Solar powered nanoparticles break stains in self cleaning fabrics

The man in the white suitIn 1951, Alec Guinness, a famous British actor at the time, role played a film about a man who wore a magical white suit. This film, so called “The man in the white suit” featured a fabric that never get dirty, wrinkles and completely impervious to the elements. After 60 years later, the fiction is becoming a reality, as many scientists all around the world, are getting close to make a fabric that can actually clean itself.

 

Burning the stains at the nanoscale

This fascinating feat is only possible due to special class of nanomaterial called photocatalysts. These materials can perform catalytic activity when excited by light. The most widely used photocatalyst are nanomaterials of Titanium dioxide (TiO2)  and Zinc oxide (ZnO).

Photocatalysis occur when light (photons) having a frequency above certain limit is absorbed by the nano particle and produce electron hole pairs. This electron and hole migrate in to the nanoparticle surface and take reactions with the surface bound water molecules to produce free radicals. These highly unstable radicals will attack anything on their path. If there are organic stains in the vicinity of the photocatalyst, free radicals will attack the organic stains until they are converted to, elementary,  carbon dioxide and water. This appears much like stains get vanished in to thin air as both carbon dioxide and water escape from the surface leaving no traces behind.

Photocatalytic reaction is very similar to burning where organic compounds react with oxygen to form carbon dioxide and water. Stain removal by photocatalysts is just like burning the stains in the nanoscale but without a flame.

The nano twist

Scientists make self cleaning fabrics by coating a thin layer of photocatalytic nanoparticles like TiO2 on the surface of the fibers. These nanoparticles get activated with UV light and initiate photocatalysis when fabrics are exposed to sunlight. Radicals generated in this way can attack and decompose any stains in the fabric essentially making it a self cleaning cloth. These radicals can also attack harmful bacteria that may grow on the fiber, damaging their cell wall. So the fabric surface is no longer a safe haven for pathogenic microorganisms.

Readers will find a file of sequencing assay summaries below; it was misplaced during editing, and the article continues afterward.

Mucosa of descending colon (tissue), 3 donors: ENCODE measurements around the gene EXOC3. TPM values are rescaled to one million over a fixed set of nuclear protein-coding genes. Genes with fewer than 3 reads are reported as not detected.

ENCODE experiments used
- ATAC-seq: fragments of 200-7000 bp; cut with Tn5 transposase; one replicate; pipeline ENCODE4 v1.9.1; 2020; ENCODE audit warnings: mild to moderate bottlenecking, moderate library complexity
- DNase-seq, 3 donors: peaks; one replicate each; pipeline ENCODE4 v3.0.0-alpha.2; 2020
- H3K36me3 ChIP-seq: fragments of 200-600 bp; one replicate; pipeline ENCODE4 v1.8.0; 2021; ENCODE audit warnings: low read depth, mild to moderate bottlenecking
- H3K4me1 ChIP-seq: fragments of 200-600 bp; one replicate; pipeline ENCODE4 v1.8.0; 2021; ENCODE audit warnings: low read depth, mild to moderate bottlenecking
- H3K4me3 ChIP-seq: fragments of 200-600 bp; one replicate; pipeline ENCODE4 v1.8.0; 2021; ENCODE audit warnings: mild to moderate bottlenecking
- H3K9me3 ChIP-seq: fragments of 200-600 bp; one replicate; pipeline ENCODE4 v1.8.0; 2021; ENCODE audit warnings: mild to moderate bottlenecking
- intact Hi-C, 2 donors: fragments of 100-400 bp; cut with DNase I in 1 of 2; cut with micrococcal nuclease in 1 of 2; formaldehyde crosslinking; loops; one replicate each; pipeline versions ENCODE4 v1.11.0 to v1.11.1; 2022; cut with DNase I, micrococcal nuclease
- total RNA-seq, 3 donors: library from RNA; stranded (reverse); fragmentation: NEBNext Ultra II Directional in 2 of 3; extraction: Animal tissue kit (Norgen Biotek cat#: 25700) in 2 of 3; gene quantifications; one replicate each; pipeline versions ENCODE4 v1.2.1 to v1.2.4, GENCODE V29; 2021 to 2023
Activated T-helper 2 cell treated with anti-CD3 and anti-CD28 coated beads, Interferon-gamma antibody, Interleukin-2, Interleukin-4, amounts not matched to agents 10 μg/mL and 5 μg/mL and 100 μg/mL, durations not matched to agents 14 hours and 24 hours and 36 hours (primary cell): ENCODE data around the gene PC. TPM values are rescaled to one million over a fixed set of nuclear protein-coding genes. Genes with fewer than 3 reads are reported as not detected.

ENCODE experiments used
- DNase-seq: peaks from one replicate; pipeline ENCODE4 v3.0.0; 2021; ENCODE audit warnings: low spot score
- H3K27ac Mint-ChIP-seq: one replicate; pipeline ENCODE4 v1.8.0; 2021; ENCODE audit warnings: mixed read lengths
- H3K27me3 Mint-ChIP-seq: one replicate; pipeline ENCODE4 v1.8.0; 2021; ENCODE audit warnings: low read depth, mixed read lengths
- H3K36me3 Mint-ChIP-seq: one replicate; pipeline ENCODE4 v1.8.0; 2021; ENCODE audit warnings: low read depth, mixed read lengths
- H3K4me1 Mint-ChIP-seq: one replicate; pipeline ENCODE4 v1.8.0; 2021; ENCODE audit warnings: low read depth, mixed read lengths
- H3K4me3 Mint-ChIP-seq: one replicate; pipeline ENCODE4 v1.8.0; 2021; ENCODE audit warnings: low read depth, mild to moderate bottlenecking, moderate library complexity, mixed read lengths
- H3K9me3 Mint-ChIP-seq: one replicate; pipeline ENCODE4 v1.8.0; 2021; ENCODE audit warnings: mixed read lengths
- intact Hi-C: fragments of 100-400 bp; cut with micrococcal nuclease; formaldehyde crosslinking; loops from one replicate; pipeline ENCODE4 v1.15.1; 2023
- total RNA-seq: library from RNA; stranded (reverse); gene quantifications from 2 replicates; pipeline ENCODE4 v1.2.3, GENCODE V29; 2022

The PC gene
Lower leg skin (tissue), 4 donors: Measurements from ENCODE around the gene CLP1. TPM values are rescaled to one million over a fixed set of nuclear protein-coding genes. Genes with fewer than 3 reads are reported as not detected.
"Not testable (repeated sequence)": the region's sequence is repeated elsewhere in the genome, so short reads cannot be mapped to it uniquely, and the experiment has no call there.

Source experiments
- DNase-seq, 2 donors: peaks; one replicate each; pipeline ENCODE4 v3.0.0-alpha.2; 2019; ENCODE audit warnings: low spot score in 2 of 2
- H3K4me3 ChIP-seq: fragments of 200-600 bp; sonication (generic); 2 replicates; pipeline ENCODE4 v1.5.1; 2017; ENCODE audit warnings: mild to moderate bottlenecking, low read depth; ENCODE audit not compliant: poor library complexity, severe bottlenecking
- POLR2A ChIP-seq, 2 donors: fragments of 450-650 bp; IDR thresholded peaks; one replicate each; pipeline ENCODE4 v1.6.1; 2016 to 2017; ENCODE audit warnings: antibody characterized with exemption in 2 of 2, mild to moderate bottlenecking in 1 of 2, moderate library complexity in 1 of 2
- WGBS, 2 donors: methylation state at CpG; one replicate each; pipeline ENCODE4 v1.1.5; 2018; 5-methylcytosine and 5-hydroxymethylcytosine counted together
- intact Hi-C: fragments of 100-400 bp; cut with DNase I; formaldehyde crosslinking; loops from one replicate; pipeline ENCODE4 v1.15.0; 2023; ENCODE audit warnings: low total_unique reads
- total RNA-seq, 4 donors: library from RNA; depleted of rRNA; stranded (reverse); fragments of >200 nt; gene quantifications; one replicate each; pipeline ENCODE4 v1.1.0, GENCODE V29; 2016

Scanning electron microscopy image of self cleaning cotton

This photocatalyst layer also provide some protection to wearer from harmful UV radiation as these nanoparticles absorb UV preventing it penetrating through the fabric. Scientists have also shown that this technique is quite capable in removing wine stains and removing deodorant stains, which are proven tough stains even to harshest washing detergents.

Self cleaning action and antimicrobial action in self cleaning cloths

Many experts agree that self cleaning fabrics will be a standard issue in the future. It has already entered market especially in areas where the hygiene and prevention of pathogenic infections is quite important as textile surfaces are known hiding places for harmful microorganisms.

Further reading

  1.  Linsebigler, Amy L.; Lu, Guangquan.; Yates, John T. (1995). “Photocatalysis on TiO2 Surfaces: Principles, Mechanisms, and Selected Results”. Chemical Reviews 95 (3): 735.doi:10.1021/cr00035a013
  2.  Cushnie TPT, Robertson PKJ, Officer S, Pollard PM, Prabhu R, McCullagh C, Robertson JMC (2010). “Photobactericidal effects of TiO2 thin films at low temperature”. Journal of Photochemistry and Photobiology A: Chemistry 216 (2-3): 290–294.doi:10.1016/j.jphotochem.2010.06.027
  3. Linsebigler, A. L.; G. Lu; J.T. Yates (1995). “Photocatalysis on TiO2 Surfaces: Principles, Mechanisms, and Selected Results”. Chemical Review 95 (3): 735–758.doi:10.1021/cr00035a013
  4. Realizing Visible-Light-Induced Self-Cleaning Property of Cotton through Coating N-TiO2 Film and Loading AgI Particles, Deyong Wu and Mingce Long, ACS Applied Materials & Interfaces 2011 3 (12), 4770-4774,DOI: 10.1021/am201251d
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One thought on “Solar powered nanoparticles break stains in self cleaning fabrics

  1. Pingback: 5 leading nanotechnology water purification methods | Ninithi.com

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